How to Replace a Truck's Front Coil Springsby Russell Wood
Removing and replacing the coil springs on a truck can lift or lower the vehicle. It's also beneficial for basic maintenance. It's not a difficult job, but the work requires some basic mechanical skills and a good set of tools. For the purposes of this article, we'll be removing the front coil springs on a 1995 Chevrolet truck, although the process is very similar for other makes and models.
Using the 1/2-inch ratchet, loosen but do not remove the front wheel lugs. Use the jack to lift the front of the truck and set it on jack stands. The stands should be mounted on the frame so that the front of the vehicle is secure and suspended in the air. Remove the lug nuts, pull off the wheels and set them to the side.
Use the 3/8-inch ratchet to remove the front shocks. They're held in place by a single nut at the top, and a pair of bolts on the bottom of the control arm. Remove the shock through the bottom of the control arm.
Use the 3/8-inch ratchet to remove the tie-rod bolt on the spindle. Then use the ratchet to remove the sway-bar end links on both control arms.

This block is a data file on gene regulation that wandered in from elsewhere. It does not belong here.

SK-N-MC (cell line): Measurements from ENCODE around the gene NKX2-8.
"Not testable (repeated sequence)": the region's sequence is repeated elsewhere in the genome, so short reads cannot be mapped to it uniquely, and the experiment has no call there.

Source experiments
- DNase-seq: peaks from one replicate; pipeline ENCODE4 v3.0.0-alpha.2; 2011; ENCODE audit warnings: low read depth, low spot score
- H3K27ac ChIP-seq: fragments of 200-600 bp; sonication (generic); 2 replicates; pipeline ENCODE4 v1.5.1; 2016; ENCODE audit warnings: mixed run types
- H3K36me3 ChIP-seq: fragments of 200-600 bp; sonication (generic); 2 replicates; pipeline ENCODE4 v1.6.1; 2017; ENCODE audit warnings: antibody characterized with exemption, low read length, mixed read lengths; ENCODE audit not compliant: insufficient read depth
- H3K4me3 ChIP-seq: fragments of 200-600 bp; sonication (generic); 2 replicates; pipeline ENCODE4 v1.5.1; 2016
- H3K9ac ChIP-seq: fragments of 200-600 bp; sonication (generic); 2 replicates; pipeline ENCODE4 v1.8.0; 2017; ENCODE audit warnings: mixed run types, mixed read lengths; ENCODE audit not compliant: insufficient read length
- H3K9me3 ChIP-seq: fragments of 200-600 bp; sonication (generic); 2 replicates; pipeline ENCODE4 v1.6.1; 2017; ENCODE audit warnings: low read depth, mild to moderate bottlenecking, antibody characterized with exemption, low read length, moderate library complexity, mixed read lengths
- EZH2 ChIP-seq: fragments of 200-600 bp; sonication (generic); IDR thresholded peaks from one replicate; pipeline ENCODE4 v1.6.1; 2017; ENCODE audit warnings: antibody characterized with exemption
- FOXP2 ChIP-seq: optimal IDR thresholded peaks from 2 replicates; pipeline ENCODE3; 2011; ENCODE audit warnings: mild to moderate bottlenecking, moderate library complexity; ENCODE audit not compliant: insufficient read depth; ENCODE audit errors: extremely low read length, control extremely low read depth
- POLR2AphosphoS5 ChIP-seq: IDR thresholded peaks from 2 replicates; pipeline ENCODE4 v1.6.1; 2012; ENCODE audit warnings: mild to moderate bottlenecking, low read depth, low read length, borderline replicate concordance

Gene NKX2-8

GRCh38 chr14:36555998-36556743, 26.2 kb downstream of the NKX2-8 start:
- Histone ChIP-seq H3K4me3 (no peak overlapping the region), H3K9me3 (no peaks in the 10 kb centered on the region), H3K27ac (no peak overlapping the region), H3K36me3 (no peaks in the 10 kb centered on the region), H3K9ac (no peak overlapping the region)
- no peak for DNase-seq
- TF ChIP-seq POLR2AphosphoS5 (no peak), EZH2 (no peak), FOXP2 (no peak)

Using the hook tool, pry the cotter pin off of the castle nut that secures the lower control arm to the spindle.
Pump up the jack to hit the lower control arm. Apply enough pressure to keep a solid lift on the arm, but not enough to lift the vehicle off of the stands.
Remove the castle nut that holds on the lower control arm. Once the nut is off, the jack should keep the lower control arm in place without allowing the spring to release tension.
Using the sledgehammer, pound the side of the spindle until the ball joint is free from the spindle. Lower the jack slowly to gradually relieve the tension on the spring.
Once the lower control arm is all the way down, use the pry bar to pop the spring out of the pocket. Once the spring is free, install a replacement model in the reverse order.
Things You'll Need
- 3/8-inch ratchet and socket set 1/2-inch ratchet and socket set Jack Jack stands 12-inch or longer pry bar Flathead screwdriver Hook tool 3- or 5-lb. sledgehammer
- Springs are under a lot of tension, so be careful when you remove them. For safety purposes, always keep the jack under the control arm.
Russell Wood is a writer and photographer who attended Arizona State University. He has been building custom cars and trucks since 1994, including several cover vehicles. In 2000 Wood started a career as a writer, and since then he has dedicated his business to writing and photographing cars and trucks, as well as helping people learn more about how vehicles work.